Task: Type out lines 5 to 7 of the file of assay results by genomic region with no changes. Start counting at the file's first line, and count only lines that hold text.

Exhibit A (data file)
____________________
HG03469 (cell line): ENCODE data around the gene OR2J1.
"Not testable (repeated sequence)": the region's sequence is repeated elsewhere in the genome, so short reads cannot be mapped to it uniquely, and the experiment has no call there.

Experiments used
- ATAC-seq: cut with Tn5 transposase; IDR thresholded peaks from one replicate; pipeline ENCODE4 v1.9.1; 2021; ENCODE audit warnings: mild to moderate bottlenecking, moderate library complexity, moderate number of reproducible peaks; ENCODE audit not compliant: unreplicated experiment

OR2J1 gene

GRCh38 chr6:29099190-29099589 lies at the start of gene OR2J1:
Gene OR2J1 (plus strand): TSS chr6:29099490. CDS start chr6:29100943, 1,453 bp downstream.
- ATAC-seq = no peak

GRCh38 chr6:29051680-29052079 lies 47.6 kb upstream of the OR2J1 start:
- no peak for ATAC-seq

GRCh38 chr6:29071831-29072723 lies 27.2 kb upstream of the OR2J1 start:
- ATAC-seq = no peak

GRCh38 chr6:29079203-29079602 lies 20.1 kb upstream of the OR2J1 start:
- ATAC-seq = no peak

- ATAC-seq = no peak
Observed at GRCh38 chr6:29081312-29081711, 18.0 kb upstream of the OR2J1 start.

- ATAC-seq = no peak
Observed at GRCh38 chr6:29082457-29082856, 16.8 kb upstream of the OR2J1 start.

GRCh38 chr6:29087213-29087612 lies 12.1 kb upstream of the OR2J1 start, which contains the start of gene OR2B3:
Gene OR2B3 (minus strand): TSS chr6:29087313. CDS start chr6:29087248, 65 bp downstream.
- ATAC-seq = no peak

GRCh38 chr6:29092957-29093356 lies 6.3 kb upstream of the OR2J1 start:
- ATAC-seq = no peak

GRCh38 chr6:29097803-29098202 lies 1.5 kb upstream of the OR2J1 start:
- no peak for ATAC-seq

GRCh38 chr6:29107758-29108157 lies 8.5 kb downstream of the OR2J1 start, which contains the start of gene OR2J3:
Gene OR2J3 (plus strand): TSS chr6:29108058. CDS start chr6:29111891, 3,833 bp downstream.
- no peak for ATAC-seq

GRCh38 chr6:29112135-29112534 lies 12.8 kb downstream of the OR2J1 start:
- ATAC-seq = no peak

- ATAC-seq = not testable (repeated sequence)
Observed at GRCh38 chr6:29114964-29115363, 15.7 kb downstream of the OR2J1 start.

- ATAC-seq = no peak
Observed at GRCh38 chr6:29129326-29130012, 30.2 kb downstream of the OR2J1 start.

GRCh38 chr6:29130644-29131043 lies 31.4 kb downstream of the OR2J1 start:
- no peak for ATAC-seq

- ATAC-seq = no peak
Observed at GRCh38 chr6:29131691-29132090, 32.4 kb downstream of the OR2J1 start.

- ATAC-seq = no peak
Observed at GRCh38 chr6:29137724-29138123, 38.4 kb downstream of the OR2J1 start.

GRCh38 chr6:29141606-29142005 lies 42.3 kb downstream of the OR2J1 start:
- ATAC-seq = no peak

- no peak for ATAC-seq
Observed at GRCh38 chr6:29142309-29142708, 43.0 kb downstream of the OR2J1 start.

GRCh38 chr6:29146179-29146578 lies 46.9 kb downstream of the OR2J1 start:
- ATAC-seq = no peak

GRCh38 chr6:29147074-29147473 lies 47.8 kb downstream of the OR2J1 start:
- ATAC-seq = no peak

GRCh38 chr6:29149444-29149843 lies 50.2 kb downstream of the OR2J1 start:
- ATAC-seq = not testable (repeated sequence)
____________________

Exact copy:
OR2J1 gene

GRCh38 chr6:29099190-29099589 lies at the start of gene OR2J1:
Gene OR2J1 (plus strand): TSS chr6:29099490. CDS start chr6:29100943, 1,453 bp downstream.